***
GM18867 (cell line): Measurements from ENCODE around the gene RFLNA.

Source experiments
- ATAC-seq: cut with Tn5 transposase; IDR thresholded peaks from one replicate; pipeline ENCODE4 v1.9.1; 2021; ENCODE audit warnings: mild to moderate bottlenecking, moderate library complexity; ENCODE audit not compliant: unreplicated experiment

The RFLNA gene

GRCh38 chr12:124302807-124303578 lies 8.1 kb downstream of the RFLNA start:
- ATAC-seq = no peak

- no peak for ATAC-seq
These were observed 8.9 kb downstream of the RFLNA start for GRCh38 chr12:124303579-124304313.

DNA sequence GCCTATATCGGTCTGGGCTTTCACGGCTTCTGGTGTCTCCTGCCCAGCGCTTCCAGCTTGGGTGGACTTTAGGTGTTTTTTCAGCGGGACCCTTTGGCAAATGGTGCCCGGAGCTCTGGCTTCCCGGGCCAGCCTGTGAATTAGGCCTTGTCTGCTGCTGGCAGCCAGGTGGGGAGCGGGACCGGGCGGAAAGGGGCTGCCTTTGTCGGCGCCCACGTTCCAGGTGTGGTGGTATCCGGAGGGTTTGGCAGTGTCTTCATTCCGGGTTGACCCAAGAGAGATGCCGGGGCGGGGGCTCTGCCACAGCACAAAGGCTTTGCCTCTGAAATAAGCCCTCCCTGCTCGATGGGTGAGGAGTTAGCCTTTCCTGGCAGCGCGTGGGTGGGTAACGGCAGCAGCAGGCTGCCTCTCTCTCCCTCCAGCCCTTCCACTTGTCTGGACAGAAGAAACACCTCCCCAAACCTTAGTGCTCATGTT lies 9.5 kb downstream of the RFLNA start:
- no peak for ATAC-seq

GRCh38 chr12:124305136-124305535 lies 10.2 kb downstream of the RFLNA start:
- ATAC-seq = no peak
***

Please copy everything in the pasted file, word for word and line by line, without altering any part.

GM18867 (cell line): Measurements from ENCODE around the gene RFLNA.

Source experiments
- ATAC-seq: cut with Tn5 transposase; IDR thresholded peaks from one replicate; pipeline ENCODE4 v1.9.1; 2021; ENCODE audit warnings: mild to moderate bottlenecking, moderate library complexity; ENCODE audit not compliant: unreplicated experiment

The RFLNA gene

GRCh38 chr12:124302807-124303578 lies 8.1 kb downstream of the RFLNA start:
- ATAC-seq = no peak

- no peak for ATAC-seq
These were observed 8.9 kb downstream of the RFLNA start for GRCh38 chr12:124303579-124304313.

DNA sequence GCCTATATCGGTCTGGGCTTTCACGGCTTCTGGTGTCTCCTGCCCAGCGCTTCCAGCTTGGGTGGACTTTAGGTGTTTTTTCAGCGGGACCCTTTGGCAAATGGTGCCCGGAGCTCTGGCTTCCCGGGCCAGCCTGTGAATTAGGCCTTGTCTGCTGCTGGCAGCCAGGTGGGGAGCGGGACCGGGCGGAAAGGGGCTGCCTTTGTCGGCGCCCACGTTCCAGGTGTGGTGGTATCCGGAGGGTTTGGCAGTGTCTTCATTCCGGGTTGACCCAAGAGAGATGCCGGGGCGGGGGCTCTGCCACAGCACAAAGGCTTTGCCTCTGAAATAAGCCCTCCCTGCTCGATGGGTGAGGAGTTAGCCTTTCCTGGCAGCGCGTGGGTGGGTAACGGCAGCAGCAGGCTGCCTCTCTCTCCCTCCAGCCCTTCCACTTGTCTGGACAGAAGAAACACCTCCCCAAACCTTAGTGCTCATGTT lies 9.5 kb downstream of the RFLNA start:
- no peak for ATAC-seq

GRCh38 chr12:124305136-124305535 lies 10.2 kb downstream of the RFLNA start:
- ATAC-seq = no peak